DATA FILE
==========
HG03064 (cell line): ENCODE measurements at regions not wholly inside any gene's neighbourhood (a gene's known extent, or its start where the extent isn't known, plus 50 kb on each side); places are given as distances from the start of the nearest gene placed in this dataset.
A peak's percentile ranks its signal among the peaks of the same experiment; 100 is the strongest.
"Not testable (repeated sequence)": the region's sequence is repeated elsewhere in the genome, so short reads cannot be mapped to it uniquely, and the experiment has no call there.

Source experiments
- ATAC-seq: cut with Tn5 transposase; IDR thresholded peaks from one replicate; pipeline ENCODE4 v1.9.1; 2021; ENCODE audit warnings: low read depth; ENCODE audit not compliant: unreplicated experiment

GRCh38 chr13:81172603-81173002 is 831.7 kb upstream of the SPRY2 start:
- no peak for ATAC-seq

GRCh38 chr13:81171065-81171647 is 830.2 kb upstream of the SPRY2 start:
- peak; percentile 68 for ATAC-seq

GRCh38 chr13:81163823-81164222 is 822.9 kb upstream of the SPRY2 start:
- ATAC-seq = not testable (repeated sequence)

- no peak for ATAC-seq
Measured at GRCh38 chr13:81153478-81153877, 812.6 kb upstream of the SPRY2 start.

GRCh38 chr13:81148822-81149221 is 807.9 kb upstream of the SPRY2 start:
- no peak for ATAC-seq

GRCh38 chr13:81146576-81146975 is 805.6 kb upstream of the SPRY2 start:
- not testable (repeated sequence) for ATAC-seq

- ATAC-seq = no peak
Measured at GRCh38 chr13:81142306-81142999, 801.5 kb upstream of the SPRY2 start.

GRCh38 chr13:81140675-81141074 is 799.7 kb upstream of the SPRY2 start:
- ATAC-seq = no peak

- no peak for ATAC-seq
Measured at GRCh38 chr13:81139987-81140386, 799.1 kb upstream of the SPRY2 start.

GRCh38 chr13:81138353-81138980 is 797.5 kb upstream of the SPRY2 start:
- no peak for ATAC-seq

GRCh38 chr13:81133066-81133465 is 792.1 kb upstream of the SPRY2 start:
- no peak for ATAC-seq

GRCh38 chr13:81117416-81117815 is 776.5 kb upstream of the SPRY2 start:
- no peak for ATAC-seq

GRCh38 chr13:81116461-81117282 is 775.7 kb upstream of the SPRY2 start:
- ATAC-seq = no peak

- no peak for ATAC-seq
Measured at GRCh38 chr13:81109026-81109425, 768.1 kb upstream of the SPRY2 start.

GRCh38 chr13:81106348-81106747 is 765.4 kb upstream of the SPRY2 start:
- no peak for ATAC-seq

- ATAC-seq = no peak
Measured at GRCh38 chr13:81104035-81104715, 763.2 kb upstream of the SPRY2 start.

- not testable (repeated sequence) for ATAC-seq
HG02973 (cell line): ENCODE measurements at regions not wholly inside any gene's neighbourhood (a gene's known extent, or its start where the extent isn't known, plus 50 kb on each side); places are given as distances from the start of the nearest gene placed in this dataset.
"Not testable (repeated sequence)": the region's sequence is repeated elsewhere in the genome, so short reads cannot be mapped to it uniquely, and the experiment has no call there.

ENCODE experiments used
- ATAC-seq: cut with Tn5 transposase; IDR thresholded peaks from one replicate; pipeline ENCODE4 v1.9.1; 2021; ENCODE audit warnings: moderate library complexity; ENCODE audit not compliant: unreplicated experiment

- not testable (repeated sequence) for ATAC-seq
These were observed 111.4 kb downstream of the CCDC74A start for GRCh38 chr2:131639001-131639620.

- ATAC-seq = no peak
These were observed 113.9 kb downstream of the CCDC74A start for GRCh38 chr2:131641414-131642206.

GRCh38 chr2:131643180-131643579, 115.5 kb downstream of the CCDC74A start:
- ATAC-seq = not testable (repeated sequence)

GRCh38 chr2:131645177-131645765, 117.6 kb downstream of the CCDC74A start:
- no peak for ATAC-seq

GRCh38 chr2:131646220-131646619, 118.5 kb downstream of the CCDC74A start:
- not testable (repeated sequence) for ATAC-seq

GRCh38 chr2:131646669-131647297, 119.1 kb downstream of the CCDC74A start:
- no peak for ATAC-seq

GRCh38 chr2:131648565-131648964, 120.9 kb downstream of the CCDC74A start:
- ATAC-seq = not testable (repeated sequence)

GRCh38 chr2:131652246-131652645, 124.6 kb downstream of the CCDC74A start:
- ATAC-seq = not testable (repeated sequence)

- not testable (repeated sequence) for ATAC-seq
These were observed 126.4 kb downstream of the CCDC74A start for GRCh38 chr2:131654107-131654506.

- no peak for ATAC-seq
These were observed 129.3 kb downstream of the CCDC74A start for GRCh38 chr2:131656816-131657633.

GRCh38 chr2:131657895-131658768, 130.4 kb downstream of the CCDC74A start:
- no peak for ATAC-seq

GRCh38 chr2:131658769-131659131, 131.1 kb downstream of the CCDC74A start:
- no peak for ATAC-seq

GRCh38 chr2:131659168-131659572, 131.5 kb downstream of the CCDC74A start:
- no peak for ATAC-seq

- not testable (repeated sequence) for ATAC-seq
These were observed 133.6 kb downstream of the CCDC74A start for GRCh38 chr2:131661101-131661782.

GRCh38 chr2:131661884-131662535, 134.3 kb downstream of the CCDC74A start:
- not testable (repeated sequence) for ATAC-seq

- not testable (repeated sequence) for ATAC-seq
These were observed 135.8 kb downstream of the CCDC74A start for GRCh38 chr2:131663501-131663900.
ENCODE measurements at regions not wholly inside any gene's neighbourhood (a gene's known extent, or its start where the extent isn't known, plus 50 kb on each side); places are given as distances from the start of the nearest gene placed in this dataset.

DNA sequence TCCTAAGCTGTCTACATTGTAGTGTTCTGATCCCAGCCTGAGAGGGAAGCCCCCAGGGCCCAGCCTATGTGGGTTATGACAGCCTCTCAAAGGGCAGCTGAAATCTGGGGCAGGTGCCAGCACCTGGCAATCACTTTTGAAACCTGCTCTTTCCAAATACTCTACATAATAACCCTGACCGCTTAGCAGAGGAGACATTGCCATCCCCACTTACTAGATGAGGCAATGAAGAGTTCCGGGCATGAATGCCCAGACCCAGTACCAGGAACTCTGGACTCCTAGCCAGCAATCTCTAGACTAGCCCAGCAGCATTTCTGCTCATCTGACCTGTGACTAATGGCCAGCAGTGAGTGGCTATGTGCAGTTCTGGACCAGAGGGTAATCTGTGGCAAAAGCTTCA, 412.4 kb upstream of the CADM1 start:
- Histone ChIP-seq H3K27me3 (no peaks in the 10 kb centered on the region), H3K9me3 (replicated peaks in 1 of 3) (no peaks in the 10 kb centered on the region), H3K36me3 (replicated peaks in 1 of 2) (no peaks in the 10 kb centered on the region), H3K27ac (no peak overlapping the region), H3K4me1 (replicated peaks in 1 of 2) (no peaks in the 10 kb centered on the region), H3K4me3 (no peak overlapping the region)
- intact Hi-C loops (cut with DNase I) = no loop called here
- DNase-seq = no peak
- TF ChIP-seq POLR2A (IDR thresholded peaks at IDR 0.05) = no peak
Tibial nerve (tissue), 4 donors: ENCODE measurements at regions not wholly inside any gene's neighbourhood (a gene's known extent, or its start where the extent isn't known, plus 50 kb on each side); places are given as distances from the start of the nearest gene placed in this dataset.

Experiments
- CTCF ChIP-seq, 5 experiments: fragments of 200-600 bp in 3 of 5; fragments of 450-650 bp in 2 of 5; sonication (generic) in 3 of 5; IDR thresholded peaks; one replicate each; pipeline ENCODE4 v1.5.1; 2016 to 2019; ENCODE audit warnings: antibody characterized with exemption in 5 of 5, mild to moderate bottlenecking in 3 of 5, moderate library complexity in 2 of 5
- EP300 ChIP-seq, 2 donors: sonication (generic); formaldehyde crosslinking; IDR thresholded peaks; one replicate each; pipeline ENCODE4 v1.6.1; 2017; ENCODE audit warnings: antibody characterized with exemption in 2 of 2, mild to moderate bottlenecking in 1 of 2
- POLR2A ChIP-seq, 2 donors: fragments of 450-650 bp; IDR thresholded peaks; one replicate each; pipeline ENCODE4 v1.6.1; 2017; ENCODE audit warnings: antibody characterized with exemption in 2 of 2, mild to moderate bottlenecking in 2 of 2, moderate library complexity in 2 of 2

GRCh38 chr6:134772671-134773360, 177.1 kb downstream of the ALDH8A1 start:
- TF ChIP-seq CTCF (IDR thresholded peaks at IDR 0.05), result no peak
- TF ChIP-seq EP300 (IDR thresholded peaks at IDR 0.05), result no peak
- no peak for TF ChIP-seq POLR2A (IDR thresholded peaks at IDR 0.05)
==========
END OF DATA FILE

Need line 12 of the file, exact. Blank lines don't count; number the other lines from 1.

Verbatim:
- no peak for ATAC-seq